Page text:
Turma!

We like an interesting work trip at Drakon, so at the start of the month we headed to Hadrian’s Wall to sample some of the Roman events taking place to celebrate its 30 years of World Heritage Status. The theme of the celebrations is Hadrian’s Cavalry, with an ambitious programme of events and activities across the multiple venues and museums along the wall.

Our first stop was Tullie House in Carlisle. A temporary exhibition of truly remarkable material, some from the museum’s own collections with lots of exciting loans, the displays explore the structure of Roman cavalry units across the empire, and the fact that a significant proportion of them were based on the north west frontier.

Many wonderful objects brought the daily life and equipment of the Roman cavalry soldier and his horse into sharp focus, from a magnificent leather and metal horse cavalry mask, to many small items of personal and military kit. I particularly enjoy a museum diorama, and one of a full cavalry unit didn’t disappoint. All this leading to the absolute drama of a selection of full face cavalry masks from across Europe, including the Crosby Garrett helmet. Magnificent.

After that, we headed to Bitts Park for the Turma… We were first inspired to undertake the trip by a talk by one of the curators organising the event. It’s an ambitious undertaking, assembling 30 or so horses and riders to stage a Roman cavalry event, possibly for the first time in millenia…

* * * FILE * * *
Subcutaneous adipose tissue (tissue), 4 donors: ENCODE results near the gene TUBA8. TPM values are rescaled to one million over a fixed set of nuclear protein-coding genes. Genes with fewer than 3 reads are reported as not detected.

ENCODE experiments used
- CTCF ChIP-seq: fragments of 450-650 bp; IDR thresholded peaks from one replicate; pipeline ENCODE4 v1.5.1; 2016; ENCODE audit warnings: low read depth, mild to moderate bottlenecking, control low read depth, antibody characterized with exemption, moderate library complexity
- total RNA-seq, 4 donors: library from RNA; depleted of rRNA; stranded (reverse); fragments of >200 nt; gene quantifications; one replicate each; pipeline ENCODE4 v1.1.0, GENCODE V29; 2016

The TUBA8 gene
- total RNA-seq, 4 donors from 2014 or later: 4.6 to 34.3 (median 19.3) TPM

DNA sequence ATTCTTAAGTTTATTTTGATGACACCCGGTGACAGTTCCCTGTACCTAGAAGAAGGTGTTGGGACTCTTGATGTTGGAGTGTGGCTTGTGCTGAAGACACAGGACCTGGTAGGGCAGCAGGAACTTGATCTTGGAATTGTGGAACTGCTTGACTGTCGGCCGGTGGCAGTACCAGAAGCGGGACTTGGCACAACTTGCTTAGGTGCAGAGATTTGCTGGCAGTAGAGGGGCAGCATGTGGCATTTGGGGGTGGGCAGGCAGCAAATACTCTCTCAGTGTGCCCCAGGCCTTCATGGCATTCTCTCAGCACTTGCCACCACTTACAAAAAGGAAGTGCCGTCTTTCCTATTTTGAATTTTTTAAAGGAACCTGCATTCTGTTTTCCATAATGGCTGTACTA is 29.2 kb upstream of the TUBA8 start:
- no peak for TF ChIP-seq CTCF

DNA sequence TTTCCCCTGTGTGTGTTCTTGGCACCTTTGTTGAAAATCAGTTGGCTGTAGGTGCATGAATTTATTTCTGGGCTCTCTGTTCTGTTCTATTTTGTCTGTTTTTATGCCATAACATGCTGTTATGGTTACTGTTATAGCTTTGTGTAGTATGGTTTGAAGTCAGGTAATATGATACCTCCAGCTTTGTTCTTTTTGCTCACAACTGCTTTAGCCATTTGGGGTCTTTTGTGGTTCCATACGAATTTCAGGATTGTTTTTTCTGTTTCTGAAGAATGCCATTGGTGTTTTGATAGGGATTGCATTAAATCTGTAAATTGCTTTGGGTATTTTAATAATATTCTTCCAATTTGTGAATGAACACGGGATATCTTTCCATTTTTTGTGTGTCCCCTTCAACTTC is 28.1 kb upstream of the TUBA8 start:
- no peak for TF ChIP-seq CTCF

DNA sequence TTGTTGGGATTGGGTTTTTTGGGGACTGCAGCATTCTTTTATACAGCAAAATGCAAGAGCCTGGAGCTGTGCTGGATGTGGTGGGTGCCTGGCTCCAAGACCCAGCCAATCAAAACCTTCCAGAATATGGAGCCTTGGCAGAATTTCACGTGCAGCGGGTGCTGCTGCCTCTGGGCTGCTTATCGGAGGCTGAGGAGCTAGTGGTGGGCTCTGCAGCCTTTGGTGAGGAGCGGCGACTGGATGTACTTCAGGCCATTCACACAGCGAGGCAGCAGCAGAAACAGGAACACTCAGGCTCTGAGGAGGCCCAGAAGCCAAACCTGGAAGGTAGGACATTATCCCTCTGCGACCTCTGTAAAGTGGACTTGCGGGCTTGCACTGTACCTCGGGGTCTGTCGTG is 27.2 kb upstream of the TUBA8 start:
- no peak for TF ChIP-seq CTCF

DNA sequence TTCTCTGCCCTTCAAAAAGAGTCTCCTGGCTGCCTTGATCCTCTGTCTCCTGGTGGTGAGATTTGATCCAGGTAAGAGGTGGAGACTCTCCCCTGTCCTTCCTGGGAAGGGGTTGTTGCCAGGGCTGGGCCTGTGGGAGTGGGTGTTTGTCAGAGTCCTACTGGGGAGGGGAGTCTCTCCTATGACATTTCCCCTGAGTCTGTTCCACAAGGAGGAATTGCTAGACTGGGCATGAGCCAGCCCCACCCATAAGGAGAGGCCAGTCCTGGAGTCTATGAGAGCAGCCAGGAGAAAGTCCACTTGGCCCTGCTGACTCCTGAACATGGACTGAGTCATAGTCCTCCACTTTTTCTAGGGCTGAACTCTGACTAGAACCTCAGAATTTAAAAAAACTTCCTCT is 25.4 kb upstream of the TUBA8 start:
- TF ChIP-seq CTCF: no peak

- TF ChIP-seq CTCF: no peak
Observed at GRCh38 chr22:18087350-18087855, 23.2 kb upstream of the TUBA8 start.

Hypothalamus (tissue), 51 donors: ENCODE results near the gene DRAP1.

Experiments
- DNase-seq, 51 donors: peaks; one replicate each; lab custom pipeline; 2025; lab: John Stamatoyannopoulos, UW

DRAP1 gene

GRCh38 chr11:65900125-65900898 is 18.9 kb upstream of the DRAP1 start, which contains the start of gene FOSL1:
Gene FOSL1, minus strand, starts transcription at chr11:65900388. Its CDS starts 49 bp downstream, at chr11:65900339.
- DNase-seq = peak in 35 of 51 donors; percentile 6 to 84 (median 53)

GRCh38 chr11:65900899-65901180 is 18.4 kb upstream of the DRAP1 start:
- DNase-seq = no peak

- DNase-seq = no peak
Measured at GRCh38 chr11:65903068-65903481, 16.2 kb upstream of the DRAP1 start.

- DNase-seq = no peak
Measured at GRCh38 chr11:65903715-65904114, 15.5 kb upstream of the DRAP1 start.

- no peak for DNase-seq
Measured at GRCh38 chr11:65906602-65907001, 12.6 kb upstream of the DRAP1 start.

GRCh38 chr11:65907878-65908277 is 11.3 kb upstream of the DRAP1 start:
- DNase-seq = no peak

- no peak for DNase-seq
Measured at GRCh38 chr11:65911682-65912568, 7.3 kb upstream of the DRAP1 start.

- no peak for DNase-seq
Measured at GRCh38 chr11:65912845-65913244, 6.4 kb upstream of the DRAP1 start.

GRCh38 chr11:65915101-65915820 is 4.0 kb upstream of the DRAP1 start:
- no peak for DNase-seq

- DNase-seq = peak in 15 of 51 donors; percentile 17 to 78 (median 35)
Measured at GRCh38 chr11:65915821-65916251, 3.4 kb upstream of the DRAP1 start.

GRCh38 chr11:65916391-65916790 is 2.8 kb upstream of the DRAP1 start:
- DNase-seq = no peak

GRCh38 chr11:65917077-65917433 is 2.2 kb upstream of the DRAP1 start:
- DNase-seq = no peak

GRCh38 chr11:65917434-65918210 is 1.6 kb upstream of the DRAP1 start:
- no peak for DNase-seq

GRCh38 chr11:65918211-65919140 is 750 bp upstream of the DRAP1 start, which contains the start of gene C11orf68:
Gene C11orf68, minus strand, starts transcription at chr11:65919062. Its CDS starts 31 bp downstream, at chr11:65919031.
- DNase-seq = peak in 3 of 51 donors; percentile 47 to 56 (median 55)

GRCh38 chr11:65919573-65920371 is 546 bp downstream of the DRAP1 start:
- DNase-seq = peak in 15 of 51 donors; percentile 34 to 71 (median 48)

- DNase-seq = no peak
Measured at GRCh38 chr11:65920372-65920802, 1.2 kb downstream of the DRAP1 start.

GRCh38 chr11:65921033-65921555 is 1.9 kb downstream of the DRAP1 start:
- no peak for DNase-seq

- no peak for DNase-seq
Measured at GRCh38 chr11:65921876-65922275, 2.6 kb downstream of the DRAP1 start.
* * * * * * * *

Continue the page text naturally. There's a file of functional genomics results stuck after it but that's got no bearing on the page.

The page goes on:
As we waited for the event to begin, we managed to catch a few of the Ermine Street Guard to talk helmet construction and materials, all very useful for a project we’re beginning shortly. Then we filed into the arena to watch a combination of infantry and large scale cavalry manouevres, followed by individual horseback combat by the elite cavalry- there was something quite extraordinary about watching the elite riders in the full face masks- such a theatrical and slightly sinister concept. We felt the event would have benefitted from a bit more of a festival backdrop (i.e. sausage and booze), but otherwise, a fascinating experience.

The next day, we headed south to the extremely interesting Senhouse Roman Museum behind the wall at Maryport. This tiny museum sited on the earthworks of a Hadrianic fort contains a fantastic collection of Roman altar stones, not to mention an enormous timeline, from which it was possible to learn very many dates, from Roman fort construction to the invention of mayonnaise.

The story of one commander, a friend of Hadrian himself, who followed his posting at Maryport with one at a garrison in Jerusalem felt particularly vivid as we climbed the reconstructed fort tower and gazed out over the blustery Solway Firth at the Scottish hills. The extremes of frontier life.

JB